The higher odds of TN and HER2-overexpressing breast cancer subtypes in younger than older women are also in agreement with previous reports [3, 7, 12, 14, 47]. Anders et al. [47] found unique gene sets that distinguished breast cancers arising in younger (≤45) but not in older (≥65) women, suggesting that breast cancer in younger women is biologically distinct. The difference in subtype distributions of younger and older women could be due to differences in lifestyle, environmental, and other unidentified risk factors between these two groups.

A particular strength of our study is the use of the NCDB, as its large number of breast cancer cases permitted simultaneous stratified analyses of molecular subtypes (including HER2 status) by race/ethnicity and SES for the first time. Furthermore, our results were robust to choice of SES measures or analytic methods. Specifically, we found similar results when we used individual-level SES (insurance) instead of a composite of individual- and area-level SES measure and multiple logistic regression instead of polytomous logistic regression analyses (Supplementary Tables 2, 3). We also conducted sensitivity analysis by excluding stage and grade from the model and then including them subsequently, which did not change our results significantly.

One of the limitations of our study is that the NCDB is a national hospital-based cancer registries database, rather than a population-based cancer registry generalizable to the overall US population. However, the demographic and tumor characteristics of women diagnosed with breast cancer are found to be similar between the NCDB and the Surveillance, Epidemiology and End Results (SEER) program database, which is a population-based cancer registries database [48]. Second, information for HER2 status was missing for 10.5 % of breast cancer cases although there were no significant demographic or tumor characteristics differences between these cases and those with HER2 status information. In addition, we grouped borderline laboratory test results of ER and PR as ER+ and PR+, and borderline HER2 as unknown, which might have led to misclassification. Hospital differences in laboratory techniques for breast cancer markers, especially HER2 status, might also be an issue [49, 50].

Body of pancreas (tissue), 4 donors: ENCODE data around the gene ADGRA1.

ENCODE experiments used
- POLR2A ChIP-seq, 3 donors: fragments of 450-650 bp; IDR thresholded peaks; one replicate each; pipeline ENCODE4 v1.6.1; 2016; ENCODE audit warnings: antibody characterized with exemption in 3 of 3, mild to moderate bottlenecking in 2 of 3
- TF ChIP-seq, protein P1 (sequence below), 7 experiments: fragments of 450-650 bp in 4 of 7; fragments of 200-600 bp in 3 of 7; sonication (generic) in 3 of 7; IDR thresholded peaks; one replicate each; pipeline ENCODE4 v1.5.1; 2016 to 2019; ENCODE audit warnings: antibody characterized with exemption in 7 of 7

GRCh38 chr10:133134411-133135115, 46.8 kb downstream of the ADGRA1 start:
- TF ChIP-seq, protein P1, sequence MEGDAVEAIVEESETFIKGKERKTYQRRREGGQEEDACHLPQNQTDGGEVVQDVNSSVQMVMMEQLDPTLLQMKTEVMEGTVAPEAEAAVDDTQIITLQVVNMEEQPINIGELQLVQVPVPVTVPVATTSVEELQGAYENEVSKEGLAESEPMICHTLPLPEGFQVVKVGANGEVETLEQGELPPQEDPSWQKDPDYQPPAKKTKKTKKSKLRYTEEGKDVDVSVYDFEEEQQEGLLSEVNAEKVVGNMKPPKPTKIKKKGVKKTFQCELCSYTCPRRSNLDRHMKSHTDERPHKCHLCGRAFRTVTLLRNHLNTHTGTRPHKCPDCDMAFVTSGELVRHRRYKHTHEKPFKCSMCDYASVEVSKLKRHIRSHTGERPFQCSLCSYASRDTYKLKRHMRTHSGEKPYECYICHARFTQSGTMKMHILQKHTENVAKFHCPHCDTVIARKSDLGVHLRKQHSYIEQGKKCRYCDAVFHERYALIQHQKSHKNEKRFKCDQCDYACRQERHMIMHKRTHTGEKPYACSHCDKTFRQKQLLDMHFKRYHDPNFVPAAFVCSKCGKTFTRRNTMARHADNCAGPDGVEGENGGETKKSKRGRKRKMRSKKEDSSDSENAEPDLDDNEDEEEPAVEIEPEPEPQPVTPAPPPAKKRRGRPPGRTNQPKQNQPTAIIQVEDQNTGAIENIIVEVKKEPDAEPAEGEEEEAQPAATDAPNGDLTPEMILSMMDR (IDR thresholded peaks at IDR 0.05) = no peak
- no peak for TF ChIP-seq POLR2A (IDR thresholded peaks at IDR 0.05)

Conclusions

In a large nationwide hospital-based dataset in the U.S., we found that NH black women had nearly twofold higher odds of being diagnosed with triple-negative breast cancer subtype than did their white counterparts, regardless of their socioeconomic group. Similarly, the higher odds of presenting with HER2-overexpressing breast cancer in Asian/Pacific Islander women compared with white women were observed also at every level of SES. Further studies are needed to identify factors that contribute to the higher odds of TN or HER2-overexpressing breast cancer subtypes in minority women.

Disclosure

The authors declare that they have no conflict of interest.

Supplementary material

10549_2014_2976_MOESM1_ESM.docx (28 kb)
Supplementary material 1 (DOCX 28 kb)

Copyright information

© Springer Science+Business Media New York 2014